Waiting to Repipe Your Condo Community? There Could Be Horrors Ahead. | SageWater

Waiting to Repipe Your Condo Community? There Could Be Horrors Ahead.


Picture it: An older building, nightfall. A foul smell wafts from an unknown source in the hallways. In the stairwells, residents see pipe stacks seeping. Last month, motley-colored spots crept across the lobby walls. This month, several ceilings in the south corner are starting to sag and the heat is out. Tension is rising across the community.

This isn’t a Halloween nightmare. It’s the reality facing many aging condominium buildings whose pipes are reaching the end of their useful life. At first, the leaks and smells are an occasional nuisance, but over time the frequency and intensity of failures increase.

Even with the tell-tale signs of pipe failures mounting, you may be tempted to put off the inevitable pipe replacement that your community needs. Maybe you don’t have adequate budget or reserves, which means homeowners will question every penny of funding required. Also, you may not feel confident about managing a significant construction project while easing residents through several months of disruption to their lives.

If this sounds familiar, beware! Thinking that you can treat recurring plumbing incidents with a maintenance or emergency service call isn’t worth the potential horrors that a massive failure could unleash.

Source: SageWater. Beware the monster problems you might create unintentionally by relying on maintenance staff or plumbers who are inexperienced with repairing major piping system problems. Witness this “insulation mummy” we found lurking behind the walls of a building.

Why It’s Dangerous to Wait

Putting off pipe replacement can have extremely costly consequences. These may include:

  • Devastating failures: Small, one-off leaks can be repaired, but failing pipes left in place for too long could lead to a major leak that damages multiple units, common areas, and elevators. Instead of saving money, the board could incur millions of dollars in costs to replace walls, floors, and other building components damaged by leaks and floods—plus the inevitable cost to repipe the building.
  • Constant disruptions: Ongoing repairs can lead to massive inconveniences for unit owners, whether they’re displaced from their homes during repairs or facing water shutoffs. The disruptions can continue even during a repipe project. We’ve worked in communities where the pipes had been failing for so long that we had to scramble project schedules and alter resident communications to work on parts of the building that started to flood before we could get to them.
  • Lawsuits: Left unremedied, repeated, long-term problems may lead to lawsuits by homeowners, who may believe boards have failed to fulfill their duties. For example, we worked on a building where a homeowner had been complaining about leaks for years, but the board failed to act; the homeowner sued and was awarded $1 million for the inconveniences faced.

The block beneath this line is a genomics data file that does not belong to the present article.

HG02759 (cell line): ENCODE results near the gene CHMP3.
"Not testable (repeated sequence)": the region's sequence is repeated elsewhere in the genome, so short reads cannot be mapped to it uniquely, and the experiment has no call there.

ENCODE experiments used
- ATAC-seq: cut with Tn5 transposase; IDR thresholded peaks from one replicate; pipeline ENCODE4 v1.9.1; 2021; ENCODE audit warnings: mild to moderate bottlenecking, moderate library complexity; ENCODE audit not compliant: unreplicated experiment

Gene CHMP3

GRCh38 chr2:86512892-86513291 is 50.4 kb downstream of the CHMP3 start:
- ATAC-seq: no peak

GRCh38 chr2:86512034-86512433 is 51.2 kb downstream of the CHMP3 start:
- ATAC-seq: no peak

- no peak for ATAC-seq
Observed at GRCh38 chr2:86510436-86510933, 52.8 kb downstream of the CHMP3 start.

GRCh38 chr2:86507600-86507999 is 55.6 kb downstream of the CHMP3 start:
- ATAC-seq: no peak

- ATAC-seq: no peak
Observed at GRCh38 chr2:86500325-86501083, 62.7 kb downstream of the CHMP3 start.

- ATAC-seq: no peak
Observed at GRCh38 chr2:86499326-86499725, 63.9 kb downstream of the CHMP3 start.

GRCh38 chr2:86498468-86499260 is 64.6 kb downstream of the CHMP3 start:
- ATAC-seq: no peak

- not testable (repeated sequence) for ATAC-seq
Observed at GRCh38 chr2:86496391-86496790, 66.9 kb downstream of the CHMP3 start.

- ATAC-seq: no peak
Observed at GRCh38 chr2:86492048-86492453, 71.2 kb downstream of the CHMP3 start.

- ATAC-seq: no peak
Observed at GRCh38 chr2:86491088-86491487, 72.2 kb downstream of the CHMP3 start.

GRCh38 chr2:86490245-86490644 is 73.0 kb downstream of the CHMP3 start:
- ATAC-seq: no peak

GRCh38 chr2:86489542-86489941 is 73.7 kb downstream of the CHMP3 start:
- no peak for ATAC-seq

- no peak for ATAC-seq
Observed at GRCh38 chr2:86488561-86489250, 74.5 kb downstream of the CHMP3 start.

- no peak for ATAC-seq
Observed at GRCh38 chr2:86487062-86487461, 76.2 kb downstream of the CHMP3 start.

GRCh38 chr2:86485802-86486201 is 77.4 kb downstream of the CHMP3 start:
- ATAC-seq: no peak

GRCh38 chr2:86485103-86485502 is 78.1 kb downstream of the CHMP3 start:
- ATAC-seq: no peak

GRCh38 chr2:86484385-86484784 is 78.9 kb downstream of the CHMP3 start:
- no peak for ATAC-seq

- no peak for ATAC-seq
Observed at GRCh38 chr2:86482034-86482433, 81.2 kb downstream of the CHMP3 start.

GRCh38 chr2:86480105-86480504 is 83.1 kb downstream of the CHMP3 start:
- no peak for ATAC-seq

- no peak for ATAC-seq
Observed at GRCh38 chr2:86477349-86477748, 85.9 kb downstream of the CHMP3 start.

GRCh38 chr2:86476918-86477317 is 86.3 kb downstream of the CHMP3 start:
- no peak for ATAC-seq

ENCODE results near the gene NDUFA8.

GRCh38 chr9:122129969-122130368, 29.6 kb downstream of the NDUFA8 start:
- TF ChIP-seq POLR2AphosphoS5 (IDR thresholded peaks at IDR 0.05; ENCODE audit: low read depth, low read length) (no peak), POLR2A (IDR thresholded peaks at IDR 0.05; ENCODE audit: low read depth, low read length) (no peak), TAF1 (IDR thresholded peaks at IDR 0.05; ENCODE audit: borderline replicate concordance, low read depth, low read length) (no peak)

• Insurance woes: As larger repairs add up, expect your insurance premiums and deductibles to increase. For example, we’ve worked for associations whose deductibles rose to well over $50,000 per unit. In worst-case scenarios, an insurer may refuse to renew coverage once the existing policy has expired. Once its policy is canceled, an association may be forced to buy second-tier insurance that costs more and doesn’t cover as much.
  • Rising construction costs: Construction labor and material costs rise over time and have increased significantly since the COVID-19 pandemic began. If you’re concerned about a repipe project expense today, it will be even greater if you delay. For example, if a board received a proposal last year and decided today to proceed, the project cost could have risen by 10%.
  • Poor reputation: Continual failures in your pipes and damage to individual living units can lead to negative impressions of the building and bad word of mouth. This will make it more difficult for condo owners to sell their units, further fueling their discontent.
Cracked vent pipe
Sewage leak

Source: SageWater.
Cracked and broken drain, waste, and vent system pipes we’ve found after opening walls in high-rise buildings. Odors and leaks from pipes like this aren’t just frightful to see and smell; they also present potential health hazards

Finally, it’s important that you don’t delay because the process to start a building-wide pipe replacement often requires more than a year. Even after you’ve obtained board approvals for the project, you’ll need to collect and evaluate contractor bids. Once hired, you’ll manage those contractors through the pre-construction processes—such as creating drawings required by the permitting office, obtaining permits, preparing the site, and executing resident communications. All of this can take 12 to 18 months.

Fortune Favors the Brave

When your community starts experiencing more than four plumbing and mechanical piping system problems in a year, don’t wait. Contact a pipe replacement specialist and start examining your options for capital improvement funding. And start reserving funds before your piping systems start to fail, around when your building reaches 20 years old.

The prospect of pipe replacement can be frightening. Just remember that fortune favors the brave and taking swift action means you’ll avoid much more costly horrors down the road.

Contact us today for a free consultation